Having your brain shifts his focus away from the script while being entertained is a good way to refill the creative batteries. At least, it works for me.

I also discovered Tony Zhou on Vimeo. He is an editor, and he makes very interesting videos about movie making, and more importantly editing. He does that by analyzing the work of some very talented directors (and a less talented one too), and compiling his discoveries in 8 minutes shorts, so well narrated and edited that you’ll want him to editor your next movie. Through his videos, you can see that he does have a very clear view of what should editing be as an art form. I can’t recommend watching all of them enough.

I always loved Edgar Wright‘s movie making, from the Cornetto Trilogy to Scott Pilgrim, without forgetting Spaced. I was always amazed at how funny these movies were in all their little details. Seriously, go watch Scott Pilgrim and experience it for yourself. The movie’s dynamic is incredibly fast & furious, while being perfectly clear. And it was until I saw Tony Zhou video about Edgar Wright’s Visual Comedy that I could put two words on what I loved in his movies: Visual Comedy.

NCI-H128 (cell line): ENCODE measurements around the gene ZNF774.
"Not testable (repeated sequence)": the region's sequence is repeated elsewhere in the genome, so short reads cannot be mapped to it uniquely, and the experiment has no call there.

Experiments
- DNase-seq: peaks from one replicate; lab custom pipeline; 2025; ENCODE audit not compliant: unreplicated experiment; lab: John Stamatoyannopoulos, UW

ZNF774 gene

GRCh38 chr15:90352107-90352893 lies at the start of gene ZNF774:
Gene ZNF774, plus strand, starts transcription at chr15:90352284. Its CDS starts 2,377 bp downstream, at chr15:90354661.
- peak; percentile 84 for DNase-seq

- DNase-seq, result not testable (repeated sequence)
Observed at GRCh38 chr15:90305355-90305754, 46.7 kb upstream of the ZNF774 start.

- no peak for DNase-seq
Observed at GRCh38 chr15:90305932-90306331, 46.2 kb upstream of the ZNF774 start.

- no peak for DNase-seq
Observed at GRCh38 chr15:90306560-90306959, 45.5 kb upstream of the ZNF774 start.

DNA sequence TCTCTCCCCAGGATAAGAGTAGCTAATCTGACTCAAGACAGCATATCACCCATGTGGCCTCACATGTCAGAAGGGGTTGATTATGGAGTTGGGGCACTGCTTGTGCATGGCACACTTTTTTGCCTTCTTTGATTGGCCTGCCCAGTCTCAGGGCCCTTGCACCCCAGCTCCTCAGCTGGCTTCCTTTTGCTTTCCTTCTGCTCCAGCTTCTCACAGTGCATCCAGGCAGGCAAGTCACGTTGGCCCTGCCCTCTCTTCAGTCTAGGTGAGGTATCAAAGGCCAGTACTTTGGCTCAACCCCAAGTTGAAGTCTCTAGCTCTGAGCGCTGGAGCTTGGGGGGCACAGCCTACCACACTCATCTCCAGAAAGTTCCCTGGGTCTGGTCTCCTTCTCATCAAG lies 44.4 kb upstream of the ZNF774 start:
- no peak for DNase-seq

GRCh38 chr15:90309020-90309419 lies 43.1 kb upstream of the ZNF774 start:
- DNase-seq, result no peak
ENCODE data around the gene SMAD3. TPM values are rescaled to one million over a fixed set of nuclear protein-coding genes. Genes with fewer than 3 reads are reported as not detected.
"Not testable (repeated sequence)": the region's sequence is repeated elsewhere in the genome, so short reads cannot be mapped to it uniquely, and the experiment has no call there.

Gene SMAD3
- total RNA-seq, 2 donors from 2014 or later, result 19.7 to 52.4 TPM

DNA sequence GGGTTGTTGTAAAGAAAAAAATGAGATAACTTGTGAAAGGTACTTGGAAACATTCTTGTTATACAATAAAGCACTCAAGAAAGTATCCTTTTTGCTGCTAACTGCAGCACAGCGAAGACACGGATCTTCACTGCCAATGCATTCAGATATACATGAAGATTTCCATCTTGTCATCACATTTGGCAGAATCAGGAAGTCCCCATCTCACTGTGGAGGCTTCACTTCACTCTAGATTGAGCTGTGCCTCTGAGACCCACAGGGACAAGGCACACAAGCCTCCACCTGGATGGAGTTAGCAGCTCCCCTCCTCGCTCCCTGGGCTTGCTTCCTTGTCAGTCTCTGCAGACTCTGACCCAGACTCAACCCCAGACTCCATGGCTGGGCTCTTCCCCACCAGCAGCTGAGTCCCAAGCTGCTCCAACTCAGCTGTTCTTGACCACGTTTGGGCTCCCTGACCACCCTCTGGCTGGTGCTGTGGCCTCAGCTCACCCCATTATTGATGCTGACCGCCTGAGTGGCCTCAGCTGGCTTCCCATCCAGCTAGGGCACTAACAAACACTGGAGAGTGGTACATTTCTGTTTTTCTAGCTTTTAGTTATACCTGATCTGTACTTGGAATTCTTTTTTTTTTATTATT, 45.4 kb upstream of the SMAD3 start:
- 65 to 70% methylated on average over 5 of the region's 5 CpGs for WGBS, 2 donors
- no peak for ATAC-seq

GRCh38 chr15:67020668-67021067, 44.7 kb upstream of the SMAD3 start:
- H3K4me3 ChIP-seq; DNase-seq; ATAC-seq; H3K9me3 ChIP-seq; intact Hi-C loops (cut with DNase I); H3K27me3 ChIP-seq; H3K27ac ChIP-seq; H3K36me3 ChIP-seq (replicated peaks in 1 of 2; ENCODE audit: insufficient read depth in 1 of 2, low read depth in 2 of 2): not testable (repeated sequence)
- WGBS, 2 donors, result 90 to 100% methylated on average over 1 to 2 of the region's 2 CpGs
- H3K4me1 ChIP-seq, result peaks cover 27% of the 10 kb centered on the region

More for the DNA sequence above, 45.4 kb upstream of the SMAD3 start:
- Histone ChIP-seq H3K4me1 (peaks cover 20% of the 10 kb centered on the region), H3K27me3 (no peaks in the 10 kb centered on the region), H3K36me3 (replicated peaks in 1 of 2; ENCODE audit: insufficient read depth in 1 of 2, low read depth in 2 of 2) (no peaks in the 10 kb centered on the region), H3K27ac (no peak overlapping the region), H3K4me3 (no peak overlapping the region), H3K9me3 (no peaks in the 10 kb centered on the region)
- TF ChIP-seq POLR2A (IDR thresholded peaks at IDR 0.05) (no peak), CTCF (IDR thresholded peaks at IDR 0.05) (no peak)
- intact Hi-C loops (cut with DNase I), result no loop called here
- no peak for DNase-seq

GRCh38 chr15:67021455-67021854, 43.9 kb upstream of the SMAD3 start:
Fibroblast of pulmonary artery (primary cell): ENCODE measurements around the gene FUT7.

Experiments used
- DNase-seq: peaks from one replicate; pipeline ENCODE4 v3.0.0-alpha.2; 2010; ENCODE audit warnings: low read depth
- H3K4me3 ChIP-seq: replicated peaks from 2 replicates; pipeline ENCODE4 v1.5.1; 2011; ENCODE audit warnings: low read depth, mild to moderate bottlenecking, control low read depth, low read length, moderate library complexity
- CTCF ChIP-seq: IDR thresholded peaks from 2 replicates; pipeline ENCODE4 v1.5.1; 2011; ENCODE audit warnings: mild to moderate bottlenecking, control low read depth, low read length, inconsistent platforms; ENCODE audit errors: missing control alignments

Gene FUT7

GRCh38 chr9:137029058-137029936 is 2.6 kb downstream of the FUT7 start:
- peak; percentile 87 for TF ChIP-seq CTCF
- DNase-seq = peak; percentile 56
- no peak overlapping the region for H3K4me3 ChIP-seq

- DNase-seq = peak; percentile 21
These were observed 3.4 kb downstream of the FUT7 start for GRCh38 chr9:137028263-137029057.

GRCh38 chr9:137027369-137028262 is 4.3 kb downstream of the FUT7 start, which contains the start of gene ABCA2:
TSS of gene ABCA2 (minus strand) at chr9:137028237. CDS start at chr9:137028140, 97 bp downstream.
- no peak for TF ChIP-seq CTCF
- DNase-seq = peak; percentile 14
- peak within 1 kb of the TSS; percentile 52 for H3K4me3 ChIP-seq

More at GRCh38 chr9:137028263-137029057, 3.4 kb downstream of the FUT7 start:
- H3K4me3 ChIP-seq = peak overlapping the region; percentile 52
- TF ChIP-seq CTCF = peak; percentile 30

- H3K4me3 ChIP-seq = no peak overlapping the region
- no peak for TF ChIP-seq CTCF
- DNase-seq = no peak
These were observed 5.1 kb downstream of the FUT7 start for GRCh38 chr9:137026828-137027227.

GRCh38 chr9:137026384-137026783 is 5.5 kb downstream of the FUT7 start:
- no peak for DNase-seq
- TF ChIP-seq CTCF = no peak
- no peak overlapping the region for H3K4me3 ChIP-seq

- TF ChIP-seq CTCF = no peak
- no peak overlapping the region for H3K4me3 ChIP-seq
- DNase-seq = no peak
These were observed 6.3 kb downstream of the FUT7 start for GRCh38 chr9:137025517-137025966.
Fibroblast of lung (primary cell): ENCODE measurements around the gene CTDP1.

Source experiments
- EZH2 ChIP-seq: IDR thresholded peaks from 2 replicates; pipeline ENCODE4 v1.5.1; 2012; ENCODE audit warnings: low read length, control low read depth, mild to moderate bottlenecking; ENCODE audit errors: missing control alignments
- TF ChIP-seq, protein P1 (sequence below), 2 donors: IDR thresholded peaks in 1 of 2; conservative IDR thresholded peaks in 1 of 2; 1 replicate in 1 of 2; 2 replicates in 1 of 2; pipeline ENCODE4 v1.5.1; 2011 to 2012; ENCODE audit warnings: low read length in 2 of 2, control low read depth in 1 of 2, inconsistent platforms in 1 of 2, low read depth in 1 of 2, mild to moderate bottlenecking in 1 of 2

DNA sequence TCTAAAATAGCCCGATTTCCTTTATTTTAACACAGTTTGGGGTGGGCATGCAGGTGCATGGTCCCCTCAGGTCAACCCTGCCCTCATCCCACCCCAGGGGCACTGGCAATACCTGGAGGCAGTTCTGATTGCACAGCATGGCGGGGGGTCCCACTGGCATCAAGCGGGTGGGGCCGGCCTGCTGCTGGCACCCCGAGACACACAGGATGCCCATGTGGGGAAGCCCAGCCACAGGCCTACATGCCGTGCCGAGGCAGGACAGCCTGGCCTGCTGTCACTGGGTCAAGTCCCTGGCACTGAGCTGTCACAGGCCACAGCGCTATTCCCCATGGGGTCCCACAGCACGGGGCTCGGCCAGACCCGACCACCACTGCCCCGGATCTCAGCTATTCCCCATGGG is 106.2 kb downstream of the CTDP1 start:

Our movie is full of jokes, funny dialogues and to some extent, visual comedy. But I’m not pushing it up to 11 yet, because I didn’t knew how. And that’s what makes me happy about writing the third draft: now that I had this epiphany, I can. And believe me, that little Tony Zhou video made me write down 3 full pages of notes (plus it made me notice that now that At World’s End was released, I needed to buy the whole Cornetto Triolgy in Bluray. Yep, I did bet that HD DVD would win the battle of Hi-Def when I got Shaun & Hot Fuzz).

On a side note, if you love animation, visual comedy, action & awesomeness: go watch The LEGO Movie.

Last but not least

That’s all for today. As usual, you can help us by buying our (Jerzy’s | Mine’s) incredible After Effect Scripts on aescripts.com.

I’m joining Redefinery (the AE developer behind the AE scripting) in his #devforacause adventure, by donating 25% of all the proceedings from Storyboarding & SaveCompAsProject to Child’s Play (a charity created by Penny Arcade dedicated to improving the lives of children with toys and games in hospitals worldwide).

Don’t forget to follow us on Twitter, love us on Facebook, and Selfie us on Instagram.
Until next time, good afternoon, good evening, and good night!

Author: Yenaphe

2D animation enthusiast. South Park lover. Dark comedy lord. Slave to the bad joke gods. Writer & Director of Mythomen.